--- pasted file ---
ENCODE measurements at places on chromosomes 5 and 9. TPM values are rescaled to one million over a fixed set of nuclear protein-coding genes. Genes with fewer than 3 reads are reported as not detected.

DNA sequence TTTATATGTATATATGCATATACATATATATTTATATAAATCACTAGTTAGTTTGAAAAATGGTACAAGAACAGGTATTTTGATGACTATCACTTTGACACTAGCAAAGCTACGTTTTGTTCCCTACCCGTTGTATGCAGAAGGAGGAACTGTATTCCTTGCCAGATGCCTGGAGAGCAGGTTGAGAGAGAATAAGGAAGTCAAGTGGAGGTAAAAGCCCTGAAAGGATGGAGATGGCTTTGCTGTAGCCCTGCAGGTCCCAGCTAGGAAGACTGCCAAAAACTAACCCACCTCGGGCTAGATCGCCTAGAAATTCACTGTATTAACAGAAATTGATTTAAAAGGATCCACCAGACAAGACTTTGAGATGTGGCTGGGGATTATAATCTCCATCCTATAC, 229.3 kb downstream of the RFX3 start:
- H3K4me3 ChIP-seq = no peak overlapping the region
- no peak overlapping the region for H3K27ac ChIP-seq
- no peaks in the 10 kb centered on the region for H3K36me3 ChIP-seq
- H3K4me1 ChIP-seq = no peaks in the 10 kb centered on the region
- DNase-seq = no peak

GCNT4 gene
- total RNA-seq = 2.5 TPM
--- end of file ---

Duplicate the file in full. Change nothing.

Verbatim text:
ENCODE measurements at places on chromosomes 5 and 9. TPM values are rescaled to one million over a fixed set of nuclear protein-coding genes. Genes with fewer than 3 reads are reported as not detected.

DNA sequence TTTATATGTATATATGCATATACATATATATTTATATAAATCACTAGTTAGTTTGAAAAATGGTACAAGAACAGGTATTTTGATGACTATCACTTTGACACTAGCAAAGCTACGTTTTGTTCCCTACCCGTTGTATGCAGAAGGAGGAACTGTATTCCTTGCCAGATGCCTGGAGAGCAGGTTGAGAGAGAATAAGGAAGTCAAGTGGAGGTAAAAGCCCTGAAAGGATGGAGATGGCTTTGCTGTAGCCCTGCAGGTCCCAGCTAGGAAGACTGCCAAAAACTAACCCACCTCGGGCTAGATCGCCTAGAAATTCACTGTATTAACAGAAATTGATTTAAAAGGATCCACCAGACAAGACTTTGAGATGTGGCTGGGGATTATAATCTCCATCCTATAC, 229.3 kb downstream of the RFX3 start:
- H3K4me3 ChIP-seq = no peak overlapping the region
- no peak overlapping the region for H3K27ac ChIP-seq
- no peaks in the 10 kb centered on the region for H3K36me3 ChIP-seq
- H3K4me1 ChIP-seq = no peaks in the 10 kb centered on the region
- DNase-seq = no peak

GCNT4 gene
- total RNA-seq = 2.5 TPM